Born in 1967 in Buenos Aires, Argentina, Fabian had a difficult childhood. His father owned bordellos and nightclubs that were illegal. He also was a gambler. To this day, Fabian remembers the police coming to their home looking for his father who would try to escape through the back door. Meanwhile, Fabian’s mother, who was artistic herself, encouraged her son to develop his aptitude for art. From an early age he loved to draw and she would proudly display these endeavours. He was also passionate as a boy about soccer and martial arts—the latter becoming an integral part of his life and his work as an artist.
It is imagery from his past that he draws from in his painting, his father his inspiration. He is the cool guy outside the nightclubs and bordellos in Fabian’s images. And the women are his memories of those he saw at his father’s brothels and nightclubs—their somber mood, brooding thoughts and intense sensuality emanating from his canvases.
After seven years in Italy, where he traveled frequently, giving martial arts exhibitions, he moved to Japan and continued to teach karate, not realising that martial arts would become such an influence in his painting technique and, indeed, in his life’s path.
Today, Fabian has a studio in Los Angeles, where he also lives with his wife, Luciana and his three children. She is in many of his paintings. “For her, nothing is impossible. If I wish for something, she will try to make it possible for me.”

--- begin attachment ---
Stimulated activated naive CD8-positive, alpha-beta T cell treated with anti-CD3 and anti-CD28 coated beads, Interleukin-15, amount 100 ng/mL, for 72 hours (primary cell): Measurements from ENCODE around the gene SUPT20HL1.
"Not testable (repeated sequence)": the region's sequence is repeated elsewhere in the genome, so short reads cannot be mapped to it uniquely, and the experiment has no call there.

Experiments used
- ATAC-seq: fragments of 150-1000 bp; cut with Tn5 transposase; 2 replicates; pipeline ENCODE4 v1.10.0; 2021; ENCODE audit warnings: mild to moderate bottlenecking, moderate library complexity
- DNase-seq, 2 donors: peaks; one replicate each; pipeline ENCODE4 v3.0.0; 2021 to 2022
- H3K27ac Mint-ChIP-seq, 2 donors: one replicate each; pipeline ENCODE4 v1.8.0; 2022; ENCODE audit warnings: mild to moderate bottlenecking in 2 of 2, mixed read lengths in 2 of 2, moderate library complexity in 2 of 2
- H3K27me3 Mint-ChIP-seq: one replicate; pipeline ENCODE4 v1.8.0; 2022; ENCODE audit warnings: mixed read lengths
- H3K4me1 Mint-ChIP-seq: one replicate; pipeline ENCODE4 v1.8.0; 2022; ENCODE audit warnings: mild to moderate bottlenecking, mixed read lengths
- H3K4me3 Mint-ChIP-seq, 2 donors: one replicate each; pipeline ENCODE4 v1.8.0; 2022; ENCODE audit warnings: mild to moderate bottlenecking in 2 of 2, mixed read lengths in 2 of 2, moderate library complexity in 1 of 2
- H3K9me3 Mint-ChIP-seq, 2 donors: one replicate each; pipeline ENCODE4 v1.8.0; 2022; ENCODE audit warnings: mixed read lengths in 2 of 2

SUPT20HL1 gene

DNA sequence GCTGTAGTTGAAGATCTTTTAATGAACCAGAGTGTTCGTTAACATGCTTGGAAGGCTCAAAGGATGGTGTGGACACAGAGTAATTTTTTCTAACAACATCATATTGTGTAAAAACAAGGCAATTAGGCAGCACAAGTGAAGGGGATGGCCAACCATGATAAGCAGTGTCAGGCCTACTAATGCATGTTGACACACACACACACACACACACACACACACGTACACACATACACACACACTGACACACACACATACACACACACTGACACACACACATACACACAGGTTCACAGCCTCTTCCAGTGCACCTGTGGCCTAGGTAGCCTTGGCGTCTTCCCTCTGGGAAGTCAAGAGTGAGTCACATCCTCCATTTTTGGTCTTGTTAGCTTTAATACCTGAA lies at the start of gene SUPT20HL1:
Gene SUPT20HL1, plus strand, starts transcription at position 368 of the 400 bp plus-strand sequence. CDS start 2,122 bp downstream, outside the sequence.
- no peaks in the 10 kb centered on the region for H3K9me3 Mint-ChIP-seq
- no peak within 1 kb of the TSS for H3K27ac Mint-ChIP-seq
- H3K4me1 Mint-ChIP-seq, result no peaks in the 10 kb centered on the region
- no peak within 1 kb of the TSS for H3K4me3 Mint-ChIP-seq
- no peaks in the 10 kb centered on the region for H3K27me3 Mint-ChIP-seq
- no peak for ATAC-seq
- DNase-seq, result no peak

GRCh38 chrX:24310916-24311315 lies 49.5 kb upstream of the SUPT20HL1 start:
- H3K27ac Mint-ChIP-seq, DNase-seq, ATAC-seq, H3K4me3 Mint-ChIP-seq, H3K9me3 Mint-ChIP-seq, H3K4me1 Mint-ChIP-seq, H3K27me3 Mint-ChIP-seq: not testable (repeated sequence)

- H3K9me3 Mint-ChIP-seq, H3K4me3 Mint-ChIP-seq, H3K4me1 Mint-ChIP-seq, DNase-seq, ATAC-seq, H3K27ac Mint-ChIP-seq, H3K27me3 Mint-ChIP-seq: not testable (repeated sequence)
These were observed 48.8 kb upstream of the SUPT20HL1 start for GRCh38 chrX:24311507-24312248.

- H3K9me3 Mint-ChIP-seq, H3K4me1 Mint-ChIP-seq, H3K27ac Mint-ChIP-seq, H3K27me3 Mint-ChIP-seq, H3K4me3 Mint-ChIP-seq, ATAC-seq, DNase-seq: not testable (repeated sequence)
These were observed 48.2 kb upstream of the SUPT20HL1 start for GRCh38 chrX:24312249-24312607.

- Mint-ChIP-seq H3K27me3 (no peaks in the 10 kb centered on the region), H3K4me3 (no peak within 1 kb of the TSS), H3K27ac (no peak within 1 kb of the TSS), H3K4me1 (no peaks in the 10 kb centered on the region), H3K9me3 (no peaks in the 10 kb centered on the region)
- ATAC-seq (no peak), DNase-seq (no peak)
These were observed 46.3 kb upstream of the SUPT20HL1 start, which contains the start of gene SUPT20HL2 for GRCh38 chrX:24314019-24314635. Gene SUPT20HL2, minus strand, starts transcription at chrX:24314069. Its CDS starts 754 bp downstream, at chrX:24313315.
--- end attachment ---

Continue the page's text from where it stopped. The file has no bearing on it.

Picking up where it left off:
He likens painting to music and this is particularly evident in his Flamenco pieces, where the dancer creates complex rhythmic patterns. “I compare colour and technique with music and rhythm, the subject matter and composition with lyric and poetry. I want to invite the viewer to remain in front of my paintings, not feel rejected by them. The longer they linger, the better my chance to communicate with them. When music is gentle, people will listen to it. I take things that people like to look at and then they see more deeply into it.”
“I am constantly fighting for a more romantic world, one where the woman and the man have defined roles and power isn’t always the goal.” Pausing, he says, “I would like to say that it is not important what you have, but how you enjoy it.”
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